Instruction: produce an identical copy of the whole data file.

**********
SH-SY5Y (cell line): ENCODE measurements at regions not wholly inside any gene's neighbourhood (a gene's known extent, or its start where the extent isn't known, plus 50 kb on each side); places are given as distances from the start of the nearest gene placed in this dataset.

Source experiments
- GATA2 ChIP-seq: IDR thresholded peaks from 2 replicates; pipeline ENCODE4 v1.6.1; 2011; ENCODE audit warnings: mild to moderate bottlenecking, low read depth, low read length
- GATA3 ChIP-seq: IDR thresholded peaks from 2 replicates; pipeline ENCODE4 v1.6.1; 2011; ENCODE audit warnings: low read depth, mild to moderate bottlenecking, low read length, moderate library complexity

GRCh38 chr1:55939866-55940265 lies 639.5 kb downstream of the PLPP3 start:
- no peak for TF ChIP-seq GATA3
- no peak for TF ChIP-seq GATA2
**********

SH-SY5Y (cell line): ENCODE measurements at regions not wholly inside any gene's neighbourhood (a gene's known extent, or its start where the extent isn't known, plus 50 kb on each side); places are given as distances from the start of the nearest gene placed in this dataset.

Source experiments
- GATA2 ChIP-seq: IDR thresholded peaks from 2 replicates; pipeline ENCODE4 v1.6.1; 2011; ENCODE audit warnings: mild to moderate bottlenecking, low read depth, low read length
- GATA3 ChIP-seq: IDR thresholded peaks from 2 replicates; pipeline ENCODE4 v1.6.1; 2011; ENCODE audit warnings: low read depth, mild to moderate bottlenecking, low read length, moderate library complexity

GRCh38 chr1:55939866-55940265 lies 639.5 kb downstream of the PLPP3 start:
- no peak for TF ChIP-seq GATA3
- no peak for TF ChIP-seq GATA2